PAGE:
I think this has a lot to do with accessibility for profit margins. If a game is easier to deal with and understand at all levels for everyone, then everyone will buy it... Well I'm here to say that's a stupid attitude and won't evolve Players and therefore won't evolve the game industry. This has and will continue to turn the game industry into a robotic piece of plastic that has no intrinsic value. Life is extremely deep and complex, so why shouldn't games. Games should reflect our lives and what we deal with on a daily basis because life is a game. I think that games help people understand the complexity of situations that they deal with in the real world so why homogenize that? Why get rid of the realness which could be there? You're doing human brains a disservice. You're depriving them of mental skill development that could help them in their life.
I think there's a place for both styles of game design but I don't like that it is becoming an actual trend for most games. It is lacking in grip and guts. It feels plastic and boring. Just because a game allows for more detail, speed, and depth does not mean it'll sell less. Don't think in terms of accessibility, think in terms of a system which will bring out the brilliance of human beings. I almost would encourage putting little glitches in a game for extremely skilled players to be able to utilize so they can beat those who don't practice these glitches. When I say glitches I don't mean game breaking bugs, I mean little tiny quirks that allow for things to be faster if utilized correctly. Just remember little things like L canceling where a Player can cancel out an animation for speed. It makes SSB Melee way more intense and bad ass. It provides Players with more "OOOOOOOOOOOOOOOOHHHH!!!" moments. Not sitting around with homogeneous action that lends itself less interest in the moment.
Now, with this article, I'm not suggesting that games should all be harder. I'm just saying don't make them SIMPLER and SELF SIMILAR. Make them complex and varied. Just like life is. Make people smarter, not dumber and more robotic. Games have the power to change and develop people's minds. Do society a favor and use that to your advantage when designing a game. I know I will.
Disclaimer: I'm not necessarily talking about the fun level of these games. Brawl is still a fun game but it is definitely less competitive. Diablo 3 is still way less fun than Diablo 2. What a piece of crap.
I don't understand. I love video games. I've always loved video games. It is the greatest art medium of all time. You can do ANYTHING. You can imitate life itself. So why are a lot of games so boring now? Don't get me wrong, there are plenty of fun games to play with friends. I love playing the most recent Mortal Kombat and smashing my friend's skull into shattered pieces but it's a lot easier to make multiplayer fun. All you have to do is create a system in which two or more people can be even with each other. The humans in the system are doing a lot of the work. So I think this article will be more based on singleplayer.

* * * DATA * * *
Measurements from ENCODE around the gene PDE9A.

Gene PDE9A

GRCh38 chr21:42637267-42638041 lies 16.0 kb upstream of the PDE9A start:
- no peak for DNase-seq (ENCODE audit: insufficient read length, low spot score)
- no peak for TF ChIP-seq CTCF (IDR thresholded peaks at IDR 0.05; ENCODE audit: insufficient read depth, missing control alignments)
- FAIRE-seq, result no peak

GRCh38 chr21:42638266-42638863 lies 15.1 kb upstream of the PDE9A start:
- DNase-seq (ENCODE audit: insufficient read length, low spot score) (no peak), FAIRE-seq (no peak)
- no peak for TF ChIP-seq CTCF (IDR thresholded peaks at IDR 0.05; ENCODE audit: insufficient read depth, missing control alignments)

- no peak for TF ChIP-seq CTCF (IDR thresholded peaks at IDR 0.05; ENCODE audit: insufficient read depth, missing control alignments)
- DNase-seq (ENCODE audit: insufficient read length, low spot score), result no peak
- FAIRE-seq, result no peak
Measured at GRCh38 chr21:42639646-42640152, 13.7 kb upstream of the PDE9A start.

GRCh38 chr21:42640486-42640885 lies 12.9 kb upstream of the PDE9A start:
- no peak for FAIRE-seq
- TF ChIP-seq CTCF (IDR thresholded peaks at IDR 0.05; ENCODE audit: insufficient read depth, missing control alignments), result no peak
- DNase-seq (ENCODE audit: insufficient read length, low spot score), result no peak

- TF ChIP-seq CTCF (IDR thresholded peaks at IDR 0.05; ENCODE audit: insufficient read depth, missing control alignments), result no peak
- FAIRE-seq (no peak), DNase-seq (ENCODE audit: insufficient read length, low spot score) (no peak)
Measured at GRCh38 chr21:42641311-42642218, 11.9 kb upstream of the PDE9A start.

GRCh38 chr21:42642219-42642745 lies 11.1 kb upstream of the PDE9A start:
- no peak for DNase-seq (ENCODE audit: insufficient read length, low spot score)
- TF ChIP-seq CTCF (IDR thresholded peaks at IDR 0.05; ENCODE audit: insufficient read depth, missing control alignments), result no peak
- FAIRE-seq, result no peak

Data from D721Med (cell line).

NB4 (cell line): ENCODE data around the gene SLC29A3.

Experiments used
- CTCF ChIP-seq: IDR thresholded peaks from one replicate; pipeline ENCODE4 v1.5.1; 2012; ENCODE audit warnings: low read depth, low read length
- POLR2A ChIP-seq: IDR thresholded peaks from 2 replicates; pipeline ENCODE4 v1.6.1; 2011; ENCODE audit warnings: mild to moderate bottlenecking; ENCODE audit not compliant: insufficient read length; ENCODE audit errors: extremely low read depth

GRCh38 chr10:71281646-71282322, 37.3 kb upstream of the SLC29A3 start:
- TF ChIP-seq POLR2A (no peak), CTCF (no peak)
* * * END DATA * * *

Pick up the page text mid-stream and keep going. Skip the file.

Making singleplayer fun is more of an art-form. You have to engage a single person who would otherwise be bored by themselves. You have to create a map which brings the Player through an introspective experience. They have to be engaged by the actions and environment which exist around them that strictly came from the developer of the game. There isn't anyone else to help them be engaged.
I don't know what I like anymore. I'm frankly very lost right now. My favorite game of all time is The Legend of Zelda: Majora's Mask. That game is absolutely insane. It is a piece of fine art and should be hung on museum walls with a TV that has a frame around it. It has surrealism and it has gameplay elements that are intertwined in a way that no other game has done before or since. Link must hurry through his adventures before the three days are up and the moon smashes into the world. Link must find and use a multitude of masks which completely change the gameplay when used. The game is a perfect balance between oddness, darkness, and beauty.
Another game which blew my mind is World of Warcraft. I stopped playing mid-way through Wrath of the Lich King because the game started losing it then and I had to get my life together by that point. I admit, I played that game more than I should have, I got a little addicted. The experience was insane. I was in a WORLD. I could go anywhere and do anything(felt like it). I could go into giant caverns of lava and crazy monsters with 39 other people(when WoW was at it's best) and perform a specific job in cooperation with these people from around the globe. I could fight along side my friends in epic battles with armies of people or with a couple other friends in an intense, down to the wire death match. It was a whole entire world that gave me tangible memories.
Super Mario 64....... Super Mario 64...... wow, what a game. You jump into paintings and experience a completely different world for each one. There's snow levels, lava levels, a clock level... There are hats which give Mario different powers. The creativity and variety is staggering. I would not be the same person I am now without it.